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Outcasts and Gates

. 4 min read

3-4
Feb 2018, Christ Mountain Top, The Lord’s Table
Call
to Worship, Psalm 147
Children,
Mark 1.29-39
Message,
Psalm 147, read from The Message
Psalms:
      Hymn book, prayer book
            Prayer schedules for morning and
evening prayers, 30 days
      Voice of another becomes our prayer
            To read another prayer – a
God-inspired prayer
Last
week, Psalm 111
      Praise for God’s works in Creation and
Redemption
      God’s Word Works
      Poetry: Parallelism (the rhyming of thoughts)
            African-American preaching &
this rhythm of Hebrew poetry
He sends out his command to the earth;
his word runs swiftly.
He gives snow like wool;
he scatters frost like ashes.
He hurls down hail like crumbs–
who can stand before his cold?
He sends out his word, and melts them;
he makes his wind blow, and the waters flow.
      Vv 15-18

This
week:
Problems
in the psalms, from the perspective of modern suspicions. They exist in the
psalms as a matter of their history, and they are there as well as a matter of
our humanity – the problems we so easily encounter, the pitfalls into which we
so easily trip. We think we are worshiping God, but we are really falling into
a subtle and powerful trap. I want to lift up the tension in this experience
with two words from the psalm – outcasts and gates.
      Gates are often part of boundary language.
Who is in? Who is out? Who is out-cast? Who is us? Who is them? Right now, it
is the language of politics in our nation, as divisive as possible, even within
the political parties. “We’re the real Democrats. We’re the real Republicans.” No
matter how we vote, we are all praying and hoping for solutions for Americans and even for the world.
      Gates are often part of boundary language.
Outcasts are part of boundary language. So, where does God live? Inside the
gates or among the outcasts?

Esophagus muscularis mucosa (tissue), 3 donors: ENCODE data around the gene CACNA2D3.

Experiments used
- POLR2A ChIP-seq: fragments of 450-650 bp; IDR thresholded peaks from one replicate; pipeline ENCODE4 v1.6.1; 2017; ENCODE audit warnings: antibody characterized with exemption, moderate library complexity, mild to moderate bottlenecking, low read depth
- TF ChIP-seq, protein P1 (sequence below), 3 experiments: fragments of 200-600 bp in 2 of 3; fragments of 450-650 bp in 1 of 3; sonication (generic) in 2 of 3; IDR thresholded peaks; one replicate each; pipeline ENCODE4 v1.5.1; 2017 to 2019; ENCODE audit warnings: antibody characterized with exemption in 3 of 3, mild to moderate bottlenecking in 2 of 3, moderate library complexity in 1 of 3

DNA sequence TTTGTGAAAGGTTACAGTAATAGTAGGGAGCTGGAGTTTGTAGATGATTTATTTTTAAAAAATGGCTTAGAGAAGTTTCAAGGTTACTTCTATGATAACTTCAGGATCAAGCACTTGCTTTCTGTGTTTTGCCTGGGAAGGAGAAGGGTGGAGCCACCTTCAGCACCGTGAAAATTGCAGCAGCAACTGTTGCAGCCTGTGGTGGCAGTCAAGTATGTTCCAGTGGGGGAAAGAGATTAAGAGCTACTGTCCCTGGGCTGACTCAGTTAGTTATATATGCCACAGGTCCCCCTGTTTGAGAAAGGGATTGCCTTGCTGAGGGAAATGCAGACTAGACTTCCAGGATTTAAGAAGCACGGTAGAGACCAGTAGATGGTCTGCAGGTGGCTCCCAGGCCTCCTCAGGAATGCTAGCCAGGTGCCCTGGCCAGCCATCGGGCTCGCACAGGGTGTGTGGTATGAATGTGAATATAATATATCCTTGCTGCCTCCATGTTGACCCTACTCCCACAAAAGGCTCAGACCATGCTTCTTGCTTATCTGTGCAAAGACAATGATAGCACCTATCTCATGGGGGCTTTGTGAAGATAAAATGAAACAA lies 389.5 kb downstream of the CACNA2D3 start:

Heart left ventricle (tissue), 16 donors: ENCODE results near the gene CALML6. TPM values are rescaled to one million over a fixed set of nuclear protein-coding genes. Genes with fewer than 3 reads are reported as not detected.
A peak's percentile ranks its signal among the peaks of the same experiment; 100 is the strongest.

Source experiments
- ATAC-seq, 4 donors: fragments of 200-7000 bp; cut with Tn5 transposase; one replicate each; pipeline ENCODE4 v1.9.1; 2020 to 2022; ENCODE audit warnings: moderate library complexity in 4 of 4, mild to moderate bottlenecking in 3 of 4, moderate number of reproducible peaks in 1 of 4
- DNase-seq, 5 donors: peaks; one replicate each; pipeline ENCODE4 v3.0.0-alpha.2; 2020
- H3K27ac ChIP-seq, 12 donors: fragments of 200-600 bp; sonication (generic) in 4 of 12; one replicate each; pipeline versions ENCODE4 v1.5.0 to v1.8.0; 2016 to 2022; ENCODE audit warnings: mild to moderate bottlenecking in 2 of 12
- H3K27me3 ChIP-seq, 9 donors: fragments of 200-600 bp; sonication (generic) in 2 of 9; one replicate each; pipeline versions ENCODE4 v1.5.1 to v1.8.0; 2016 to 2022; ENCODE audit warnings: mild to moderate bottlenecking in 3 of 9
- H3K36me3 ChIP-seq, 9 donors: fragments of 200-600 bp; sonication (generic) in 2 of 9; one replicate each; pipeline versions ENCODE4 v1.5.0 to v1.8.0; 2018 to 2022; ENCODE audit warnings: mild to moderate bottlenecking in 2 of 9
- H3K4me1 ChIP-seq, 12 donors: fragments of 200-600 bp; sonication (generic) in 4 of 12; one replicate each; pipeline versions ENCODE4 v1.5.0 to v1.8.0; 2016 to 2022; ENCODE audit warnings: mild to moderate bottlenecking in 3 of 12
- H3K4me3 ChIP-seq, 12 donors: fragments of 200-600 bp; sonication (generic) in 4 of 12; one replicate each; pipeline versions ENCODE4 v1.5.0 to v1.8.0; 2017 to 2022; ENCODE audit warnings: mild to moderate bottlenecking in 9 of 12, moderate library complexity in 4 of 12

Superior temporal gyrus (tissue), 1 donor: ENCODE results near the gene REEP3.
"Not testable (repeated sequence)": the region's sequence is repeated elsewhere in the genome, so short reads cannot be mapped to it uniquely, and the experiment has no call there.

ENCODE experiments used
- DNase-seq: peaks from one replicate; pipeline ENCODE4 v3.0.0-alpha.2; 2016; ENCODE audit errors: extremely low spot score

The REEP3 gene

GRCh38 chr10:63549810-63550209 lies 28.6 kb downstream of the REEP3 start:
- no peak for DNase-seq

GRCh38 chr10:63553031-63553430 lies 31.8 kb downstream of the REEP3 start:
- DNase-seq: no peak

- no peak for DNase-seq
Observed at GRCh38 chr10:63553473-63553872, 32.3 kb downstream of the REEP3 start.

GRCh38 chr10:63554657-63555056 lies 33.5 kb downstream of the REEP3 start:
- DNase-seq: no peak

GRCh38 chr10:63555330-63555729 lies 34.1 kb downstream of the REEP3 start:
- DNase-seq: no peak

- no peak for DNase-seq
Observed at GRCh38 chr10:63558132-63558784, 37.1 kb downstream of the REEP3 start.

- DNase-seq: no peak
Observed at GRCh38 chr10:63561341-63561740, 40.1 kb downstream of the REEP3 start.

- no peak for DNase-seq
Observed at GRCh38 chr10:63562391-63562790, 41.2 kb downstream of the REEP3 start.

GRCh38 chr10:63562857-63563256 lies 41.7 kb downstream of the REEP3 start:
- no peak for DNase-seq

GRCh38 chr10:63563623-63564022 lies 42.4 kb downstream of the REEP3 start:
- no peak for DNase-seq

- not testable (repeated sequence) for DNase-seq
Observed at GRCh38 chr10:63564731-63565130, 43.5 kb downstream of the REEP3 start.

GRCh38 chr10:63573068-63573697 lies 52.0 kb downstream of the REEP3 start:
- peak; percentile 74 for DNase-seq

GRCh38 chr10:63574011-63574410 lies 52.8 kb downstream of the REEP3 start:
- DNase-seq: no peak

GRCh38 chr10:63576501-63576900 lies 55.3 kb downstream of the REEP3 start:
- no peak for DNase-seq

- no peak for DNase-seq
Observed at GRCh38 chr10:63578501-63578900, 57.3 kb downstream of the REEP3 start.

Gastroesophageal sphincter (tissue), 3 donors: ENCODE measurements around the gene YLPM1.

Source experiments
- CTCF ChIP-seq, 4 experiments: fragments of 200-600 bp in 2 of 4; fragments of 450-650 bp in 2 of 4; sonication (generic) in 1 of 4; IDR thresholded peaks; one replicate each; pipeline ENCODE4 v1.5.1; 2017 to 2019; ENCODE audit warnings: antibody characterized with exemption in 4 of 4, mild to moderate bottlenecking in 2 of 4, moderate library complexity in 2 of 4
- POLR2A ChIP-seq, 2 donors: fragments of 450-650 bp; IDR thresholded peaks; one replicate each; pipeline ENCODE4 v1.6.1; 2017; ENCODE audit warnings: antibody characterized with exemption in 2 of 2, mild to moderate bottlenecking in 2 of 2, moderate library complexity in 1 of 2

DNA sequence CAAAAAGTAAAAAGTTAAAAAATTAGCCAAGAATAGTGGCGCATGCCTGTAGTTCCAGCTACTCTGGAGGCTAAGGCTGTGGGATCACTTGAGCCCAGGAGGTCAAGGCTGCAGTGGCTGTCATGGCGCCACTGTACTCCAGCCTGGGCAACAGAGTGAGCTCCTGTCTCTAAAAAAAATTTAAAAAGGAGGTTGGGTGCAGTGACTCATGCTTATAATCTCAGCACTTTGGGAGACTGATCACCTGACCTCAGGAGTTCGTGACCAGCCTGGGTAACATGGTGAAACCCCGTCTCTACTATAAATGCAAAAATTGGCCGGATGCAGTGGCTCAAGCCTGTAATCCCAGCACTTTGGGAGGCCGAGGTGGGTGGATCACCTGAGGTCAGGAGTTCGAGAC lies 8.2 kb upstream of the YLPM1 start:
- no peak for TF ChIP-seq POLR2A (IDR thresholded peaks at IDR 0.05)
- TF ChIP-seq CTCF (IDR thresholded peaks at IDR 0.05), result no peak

Psalm
147:13-14
 For he strengthens
the bars of your gates; he blesses your children within you.  14 He grants peace within your
borders; he fills you with the finest of wheat.
1. Problem of Privilege:
      In our worship we so easily turn to
worship ourselves
Psalm
147:20
 He has not dealt thus
with any other nation; they do not know his ordinances.
      Privilege – and gates that keep others
out.
2. Problem of Power:
Psalm
147:4-5
 He determines the
number of the stars; he gives to all of them their names.  5 Great is our Lord, and abundant
in power; his understanding is beyond measure.
Didn’t
you hate it when your parents responded with “because I said so”?
Psalm
147:12
 Praise the LORD, O
Jerusalem! Praise your God, O Zion!
Praise
without reason. Is simply a
validation of the world that is, of empire. If all we offer is a summons – come
and worship – without a why, a reason – we have lost the “authenticating
experience” and focused only on the “authenticated world” (Brueggemann, Israel’s Praise: Doxology Against Idolatry
and Ideology,
91).
The
reason for “Israel’s praise” is
always two-fold: creation (the world as it is) AND redemption (the world as it
is meant to be). Without the voice of the slaves, liberated, we are only the
voice of empire. Without the presence of the outcast, we are an imaginary
elite. J
ürgen Moltmann made this remark, “A church without persons
with disabilities is a disabled church.”
So,
I love how this psalm, despite the presence of these problems, which persist in
all human worship …. I love how this psalm includes the reason for our praise in the outcast:
Psalm
147:2-3
 he gathers the
outcasts of Israel.  3 He
heals the brokenhearted, and binds up their wounds.
Psalm
147:6
 The LORD lifts up the
downtrodden; he casts the wicked to the ground.
So,
when the psalm speaks about the strong bars of their gates, we’re not talking
about gates that keep out everyone who doesn’t share our privilege, about gates
that bar admittance to everyone who doesn’t have our power. These are the gates
of a city for outcasts, the gates that give security to those who had been most
at risk from everyone else with power and privilege.
Why
do our children and grandchildren, raised in the church, end up without an
active faith? Lots of reasons for that, many individual stories. One of the big
reasons for it, sociologically, is because it is so easy for church, for
religion, to be an institution or habit – and that’s all. A good way to pass on
values and tradition, but once you’ve got your values, who needs it? We sing
hymns, we pray the psalms, but we might as well be reading the dictionary or
phone book. We’re not being transformed by an encounter with Jesus.
Sometimes
I think that I need to have things mixed up. New songs every week – ones I
don’t know at all, ones that force me to struggle with the words. In my Bible
reading, I change the translation I use each time I read through so that I do
not become so familiar with the Holy that I forget I am dealing with the Holy
One who gathers outcasts and heals the brokenhearted. And I forget that I was
outcast, that I can only meet Jesus when he comes among the outcasts. In my
privilege and power, I miss Jesus entirely.

This
is why we come to the Table today – to meet with Jesus, to celebrate
redemption, to be gathered as outcasts into the city of God.